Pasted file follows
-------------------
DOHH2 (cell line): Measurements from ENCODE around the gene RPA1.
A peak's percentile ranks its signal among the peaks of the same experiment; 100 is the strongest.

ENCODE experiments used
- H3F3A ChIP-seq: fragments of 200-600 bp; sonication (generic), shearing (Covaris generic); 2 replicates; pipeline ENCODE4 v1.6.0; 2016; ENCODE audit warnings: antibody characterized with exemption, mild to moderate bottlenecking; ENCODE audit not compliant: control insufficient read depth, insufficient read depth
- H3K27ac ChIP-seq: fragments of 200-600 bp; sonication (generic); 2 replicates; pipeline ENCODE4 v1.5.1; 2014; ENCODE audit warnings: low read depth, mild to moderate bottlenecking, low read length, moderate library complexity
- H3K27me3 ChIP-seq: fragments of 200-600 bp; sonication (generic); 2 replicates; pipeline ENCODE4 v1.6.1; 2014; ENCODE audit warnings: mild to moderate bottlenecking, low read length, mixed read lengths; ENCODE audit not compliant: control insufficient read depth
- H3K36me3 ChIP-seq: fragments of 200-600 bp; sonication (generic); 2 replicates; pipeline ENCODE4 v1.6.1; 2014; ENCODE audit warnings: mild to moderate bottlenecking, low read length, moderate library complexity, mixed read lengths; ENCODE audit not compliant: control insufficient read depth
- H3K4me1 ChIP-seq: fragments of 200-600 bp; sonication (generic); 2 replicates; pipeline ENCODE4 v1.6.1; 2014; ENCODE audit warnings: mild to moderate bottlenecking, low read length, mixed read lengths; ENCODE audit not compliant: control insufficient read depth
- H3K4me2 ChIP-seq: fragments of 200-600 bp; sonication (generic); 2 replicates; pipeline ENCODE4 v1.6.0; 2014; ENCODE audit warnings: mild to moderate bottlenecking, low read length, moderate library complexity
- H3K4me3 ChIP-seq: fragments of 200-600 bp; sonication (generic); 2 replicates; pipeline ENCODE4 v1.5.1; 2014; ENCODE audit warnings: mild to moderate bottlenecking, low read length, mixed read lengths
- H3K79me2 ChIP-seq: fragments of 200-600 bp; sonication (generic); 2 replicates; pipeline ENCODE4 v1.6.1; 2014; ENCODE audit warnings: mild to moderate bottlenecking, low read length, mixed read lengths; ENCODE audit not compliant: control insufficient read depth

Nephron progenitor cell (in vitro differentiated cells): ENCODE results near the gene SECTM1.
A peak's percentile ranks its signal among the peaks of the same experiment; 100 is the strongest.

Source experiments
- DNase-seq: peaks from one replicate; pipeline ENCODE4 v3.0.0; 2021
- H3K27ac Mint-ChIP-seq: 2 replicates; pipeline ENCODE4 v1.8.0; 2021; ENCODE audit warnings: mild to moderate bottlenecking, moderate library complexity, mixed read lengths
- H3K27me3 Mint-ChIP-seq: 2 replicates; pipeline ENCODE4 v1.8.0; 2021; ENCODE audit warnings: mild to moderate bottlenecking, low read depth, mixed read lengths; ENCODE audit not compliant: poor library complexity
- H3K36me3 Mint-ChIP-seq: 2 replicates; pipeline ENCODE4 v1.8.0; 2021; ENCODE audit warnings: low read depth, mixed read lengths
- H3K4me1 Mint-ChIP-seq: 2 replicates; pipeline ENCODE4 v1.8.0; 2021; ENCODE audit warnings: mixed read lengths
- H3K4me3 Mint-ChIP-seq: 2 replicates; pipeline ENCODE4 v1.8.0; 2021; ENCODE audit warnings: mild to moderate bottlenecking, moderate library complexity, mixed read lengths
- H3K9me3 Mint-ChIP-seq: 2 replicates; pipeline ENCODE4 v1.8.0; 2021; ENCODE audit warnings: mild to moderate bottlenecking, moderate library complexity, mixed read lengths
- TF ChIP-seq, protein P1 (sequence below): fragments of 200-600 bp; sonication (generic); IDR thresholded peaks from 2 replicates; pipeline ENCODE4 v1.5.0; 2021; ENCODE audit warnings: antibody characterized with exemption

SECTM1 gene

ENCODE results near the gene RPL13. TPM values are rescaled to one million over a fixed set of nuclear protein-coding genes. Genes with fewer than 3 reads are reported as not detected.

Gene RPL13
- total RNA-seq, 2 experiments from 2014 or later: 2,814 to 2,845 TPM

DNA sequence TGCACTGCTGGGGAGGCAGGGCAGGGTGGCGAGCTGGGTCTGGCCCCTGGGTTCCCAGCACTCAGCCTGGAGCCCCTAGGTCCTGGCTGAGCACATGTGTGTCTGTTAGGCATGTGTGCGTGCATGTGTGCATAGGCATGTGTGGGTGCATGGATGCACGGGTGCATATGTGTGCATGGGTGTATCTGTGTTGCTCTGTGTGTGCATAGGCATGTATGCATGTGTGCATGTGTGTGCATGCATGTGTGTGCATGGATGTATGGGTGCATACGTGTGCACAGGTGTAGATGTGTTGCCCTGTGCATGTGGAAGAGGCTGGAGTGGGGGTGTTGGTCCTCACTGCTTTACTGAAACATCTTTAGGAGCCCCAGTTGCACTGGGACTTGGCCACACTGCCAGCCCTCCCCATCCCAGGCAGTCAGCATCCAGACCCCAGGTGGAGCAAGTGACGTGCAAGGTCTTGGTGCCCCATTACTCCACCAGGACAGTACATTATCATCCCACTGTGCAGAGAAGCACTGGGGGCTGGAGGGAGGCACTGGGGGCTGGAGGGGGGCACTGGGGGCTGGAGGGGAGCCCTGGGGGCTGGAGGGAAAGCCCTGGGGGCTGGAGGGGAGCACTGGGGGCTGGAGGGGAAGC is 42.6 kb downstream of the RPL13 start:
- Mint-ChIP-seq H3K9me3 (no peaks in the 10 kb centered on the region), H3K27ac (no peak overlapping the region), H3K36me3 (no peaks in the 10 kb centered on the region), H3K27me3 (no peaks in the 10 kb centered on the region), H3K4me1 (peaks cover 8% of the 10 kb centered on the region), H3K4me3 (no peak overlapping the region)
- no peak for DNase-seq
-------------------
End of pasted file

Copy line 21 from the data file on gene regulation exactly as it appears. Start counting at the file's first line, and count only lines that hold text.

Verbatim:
- H3K9me3 Mint-ChIP-seq: 2 replicates; pipeline ENCODE4 v1.8.0; 2021; ENCODE audit warnings: mild to moderate bottlenecking, moderate library complexity, mixed read lengths